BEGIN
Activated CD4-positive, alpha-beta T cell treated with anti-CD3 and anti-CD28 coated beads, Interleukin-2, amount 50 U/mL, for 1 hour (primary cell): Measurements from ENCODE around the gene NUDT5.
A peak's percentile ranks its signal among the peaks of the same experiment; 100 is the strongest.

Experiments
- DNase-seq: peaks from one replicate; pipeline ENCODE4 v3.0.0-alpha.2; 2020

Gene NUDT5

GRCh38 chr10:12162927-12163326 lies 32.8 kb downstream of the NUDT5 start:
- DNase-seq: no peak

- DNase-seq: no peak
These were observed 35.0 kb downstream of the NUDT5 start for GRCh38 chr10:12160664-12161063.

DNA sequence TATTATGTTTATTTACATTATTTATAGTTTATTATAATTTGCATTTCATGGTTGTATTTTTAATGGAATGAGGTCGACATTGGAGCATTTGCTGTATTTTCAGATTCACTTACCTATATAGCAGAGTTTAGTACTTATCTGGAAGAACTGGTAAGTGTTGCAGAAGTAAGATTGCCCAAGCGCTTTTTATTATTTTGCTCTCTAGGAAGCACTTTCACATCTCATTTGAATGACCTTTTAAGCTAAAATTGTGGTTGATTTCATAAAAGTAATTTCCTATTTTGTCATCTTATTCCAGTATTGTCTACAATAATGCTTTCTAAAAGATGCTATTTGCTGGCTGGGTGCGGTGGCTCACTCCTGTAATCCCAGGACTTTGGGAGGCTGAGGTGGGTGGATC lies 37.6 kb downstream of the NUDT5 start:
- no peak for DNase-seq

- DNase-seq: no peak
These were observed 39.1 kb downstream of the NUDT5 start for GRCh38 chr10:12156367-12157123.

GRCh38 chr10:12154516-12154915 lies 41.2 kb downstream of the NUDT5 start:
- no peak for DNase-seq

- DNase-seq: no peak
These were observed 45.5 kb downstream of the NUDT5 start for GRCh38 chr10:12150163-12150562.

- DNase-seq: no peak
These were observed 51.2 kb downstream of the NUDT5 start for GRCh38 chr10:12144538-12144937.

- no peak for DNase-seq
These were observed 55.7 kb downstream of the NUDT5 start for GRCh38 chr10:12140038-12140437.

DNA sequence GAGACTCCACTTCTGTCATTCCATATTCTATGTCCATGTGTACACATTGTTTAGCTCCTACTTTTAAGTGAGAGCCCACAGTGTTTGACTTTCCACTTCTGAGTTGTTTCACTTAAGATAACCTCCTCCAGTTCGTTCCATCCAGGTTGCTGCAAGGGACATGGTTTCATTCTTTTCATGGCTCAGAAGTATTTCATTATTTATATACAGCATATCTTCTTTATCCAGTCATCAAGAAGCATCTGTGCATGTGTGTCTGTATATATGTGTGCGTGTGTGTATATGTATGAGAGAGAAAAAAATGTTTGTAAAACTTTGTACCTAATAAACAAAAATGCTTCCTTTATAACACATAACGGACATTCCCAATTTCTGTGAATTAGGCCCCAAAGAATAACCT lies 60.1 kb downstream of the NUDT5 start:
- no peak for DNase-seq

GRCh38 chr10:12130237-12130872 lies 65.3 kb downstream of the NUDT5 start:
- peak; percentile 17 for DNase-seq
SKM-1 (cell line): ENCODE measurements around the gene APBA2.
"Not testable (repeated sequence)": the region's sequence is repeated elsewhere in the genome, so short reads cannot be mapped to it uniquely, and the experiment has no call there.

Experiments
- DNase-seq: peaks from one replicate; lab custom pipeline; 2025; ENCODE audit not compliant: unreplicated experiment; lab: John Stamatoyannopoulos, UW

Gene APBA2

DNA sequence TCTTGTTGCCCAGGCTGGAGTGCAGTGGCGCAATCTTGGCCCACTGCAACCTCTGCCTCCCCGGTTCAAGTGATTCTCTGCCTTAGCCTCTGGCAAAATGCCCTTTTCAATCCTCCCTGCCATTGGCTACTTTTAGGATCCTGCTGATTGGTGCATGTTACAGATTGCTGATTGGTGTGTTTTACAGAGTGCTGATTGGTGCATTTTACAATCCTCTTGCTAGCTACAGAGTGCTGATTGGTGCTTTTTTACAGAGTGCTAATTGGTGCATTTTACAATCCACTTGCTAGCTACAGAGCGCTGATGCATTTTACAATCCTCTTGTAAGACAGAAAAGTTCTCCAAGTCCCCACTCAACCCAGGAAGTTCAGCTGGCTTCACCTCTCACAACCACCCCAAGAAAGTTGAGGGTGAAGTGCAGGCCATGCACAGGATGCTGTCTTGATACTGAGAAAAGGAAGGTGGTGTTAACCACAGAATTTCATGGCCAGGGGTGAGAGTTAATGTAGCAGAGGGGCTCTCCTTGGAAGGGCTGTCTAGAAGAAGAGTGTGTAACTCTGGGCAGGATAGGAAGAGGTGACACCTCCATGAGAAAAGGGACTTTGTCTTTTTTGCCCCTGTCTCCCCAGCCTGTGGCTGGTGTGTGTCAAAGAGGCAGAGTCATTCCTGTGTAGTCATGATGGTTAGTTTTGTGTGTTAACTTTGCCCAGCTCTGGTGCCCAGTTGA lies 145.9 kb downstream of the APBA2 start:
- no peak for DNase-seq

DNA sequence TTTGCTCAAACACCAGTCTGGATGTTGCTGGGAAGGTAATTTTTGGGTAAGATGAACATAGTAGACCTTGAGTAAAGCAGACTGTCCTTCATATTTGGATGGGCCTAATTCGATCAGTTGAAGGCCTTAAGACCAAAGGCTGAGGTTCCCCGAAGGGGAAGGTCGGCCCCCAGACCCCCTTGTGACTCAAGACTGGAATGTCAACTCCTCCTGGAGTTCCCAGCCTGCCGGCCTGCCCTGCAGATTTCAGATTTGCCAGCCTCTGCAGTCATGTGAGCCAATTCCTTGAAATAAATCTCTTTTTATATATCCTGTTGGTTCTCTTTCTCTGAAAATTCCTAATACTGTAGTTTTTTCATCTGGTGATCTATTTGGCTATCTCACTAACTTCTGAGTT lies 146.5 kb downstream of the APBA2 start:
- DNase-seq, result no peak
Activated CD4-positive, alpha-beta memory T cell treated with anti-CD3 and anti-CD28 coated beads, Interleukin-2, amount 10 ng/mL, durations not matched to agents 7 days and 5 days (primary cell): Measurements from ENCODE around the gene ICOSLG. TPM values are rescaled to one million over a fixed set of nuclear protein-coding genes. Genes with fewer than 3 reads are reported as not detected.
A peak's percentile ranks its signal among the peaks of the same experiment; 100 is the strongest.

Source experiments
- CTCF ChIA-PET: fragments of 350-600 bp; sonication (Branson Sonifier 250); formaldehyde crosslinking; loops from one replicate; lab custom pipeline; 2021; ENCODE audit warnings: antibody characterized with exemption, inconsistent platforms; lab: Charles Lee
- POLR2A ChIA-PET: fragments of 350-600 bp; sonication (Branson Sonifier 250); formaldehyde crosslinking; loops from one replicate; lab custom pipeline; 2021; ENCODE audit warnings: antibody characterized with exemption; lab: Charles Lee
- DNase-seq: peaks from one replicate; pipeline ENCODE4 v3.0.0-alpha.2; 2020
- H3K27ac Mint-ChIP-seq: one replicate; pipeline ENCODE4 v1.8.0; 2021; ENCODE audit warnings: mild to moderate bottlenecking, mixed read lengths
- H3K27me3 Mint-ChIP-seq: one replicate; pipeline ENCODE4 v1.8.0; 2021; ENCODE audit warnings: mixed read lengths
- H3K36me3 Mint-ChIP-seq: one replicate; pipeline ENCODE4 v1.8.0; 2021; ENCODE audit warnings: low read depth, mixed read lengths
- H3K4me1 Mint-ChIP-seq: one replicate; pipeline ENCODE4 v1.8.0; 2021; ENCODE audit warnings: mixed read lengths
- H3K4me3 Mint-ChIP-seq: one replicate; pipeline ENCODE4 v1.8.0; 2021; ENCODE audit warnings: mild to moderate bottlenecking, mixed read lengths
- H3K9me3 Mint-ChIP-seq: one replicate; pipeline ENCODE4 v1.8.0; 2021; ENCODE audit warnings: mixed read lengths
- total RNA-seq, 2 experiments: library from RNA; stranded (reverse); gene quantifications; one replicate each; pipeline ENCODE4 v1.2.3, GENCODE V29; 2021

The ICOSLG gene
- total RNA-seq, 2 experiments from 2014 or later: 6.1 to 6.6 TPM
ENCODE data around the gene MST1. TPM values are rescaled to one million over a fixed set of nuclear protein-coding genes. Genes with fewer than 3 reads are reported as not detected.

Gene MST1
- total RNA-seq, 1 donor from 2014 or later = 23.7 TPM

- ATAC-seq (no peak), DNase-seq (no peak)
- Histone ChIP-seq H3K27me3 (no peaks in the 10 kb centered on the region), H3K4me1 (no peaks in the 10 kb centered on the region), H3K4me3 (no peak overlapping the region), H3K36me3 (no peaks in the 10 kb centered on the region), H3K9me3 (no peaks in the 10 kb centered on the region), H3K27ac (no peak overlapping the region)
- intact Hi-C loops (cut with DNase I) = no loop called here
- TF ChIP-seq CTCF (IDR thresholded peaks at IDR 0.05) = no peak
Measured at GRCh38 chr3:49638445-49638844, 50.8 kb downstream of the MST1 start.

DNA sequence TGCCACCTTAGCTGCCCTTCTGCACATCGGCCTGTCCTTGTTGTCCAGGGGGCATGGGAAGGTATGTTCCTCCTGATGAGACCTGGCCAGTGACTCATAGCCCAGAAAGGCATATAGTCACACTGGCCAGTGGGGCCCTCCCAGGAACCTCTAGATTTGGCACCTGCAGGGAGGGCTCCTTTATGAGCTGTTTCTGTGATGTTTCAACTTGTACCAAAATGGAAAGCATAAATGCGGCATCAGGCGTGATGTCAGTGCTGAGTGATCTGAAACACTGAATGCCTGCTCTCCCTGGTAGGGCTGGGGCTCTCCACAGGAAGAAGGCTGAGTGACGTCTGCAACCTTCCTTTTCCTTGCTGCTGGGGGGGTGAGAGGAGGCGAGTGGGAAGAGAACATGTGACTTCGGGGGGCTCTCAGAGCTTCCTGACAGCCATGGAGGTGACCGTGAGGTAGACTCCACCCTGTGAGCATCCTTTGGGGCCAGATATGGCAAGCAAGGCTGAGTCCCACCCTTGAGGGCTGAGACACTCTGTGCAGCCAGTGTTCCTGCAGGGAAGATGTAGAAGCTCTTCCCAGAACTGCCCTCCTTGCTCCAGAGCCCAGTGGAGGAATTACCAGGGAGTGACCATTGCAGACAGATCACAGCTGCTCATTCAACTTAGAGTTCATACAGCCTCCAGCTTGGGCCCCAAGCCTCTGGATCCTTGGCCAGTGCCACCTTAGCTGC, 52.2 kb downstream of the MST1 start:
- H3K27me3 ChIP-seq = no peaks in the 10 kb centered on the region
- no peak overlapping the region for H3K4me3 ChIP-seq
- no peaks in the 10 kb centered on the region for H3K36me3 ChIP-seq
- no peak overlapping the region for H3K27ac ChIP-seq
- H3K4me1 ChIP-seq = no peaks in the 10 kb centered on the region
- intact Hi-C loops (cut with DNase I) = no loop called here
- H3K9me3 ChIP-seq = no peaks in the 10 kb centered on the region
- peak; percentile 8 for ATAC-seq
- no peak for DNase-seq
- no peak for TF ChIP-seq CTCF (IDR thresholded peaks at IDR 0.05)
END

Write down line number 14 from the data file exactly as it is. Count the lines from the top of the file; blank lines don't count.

GRCh38 chr10:12154516-12154915 lies 41.2 kb downstream of the NUDT5 start: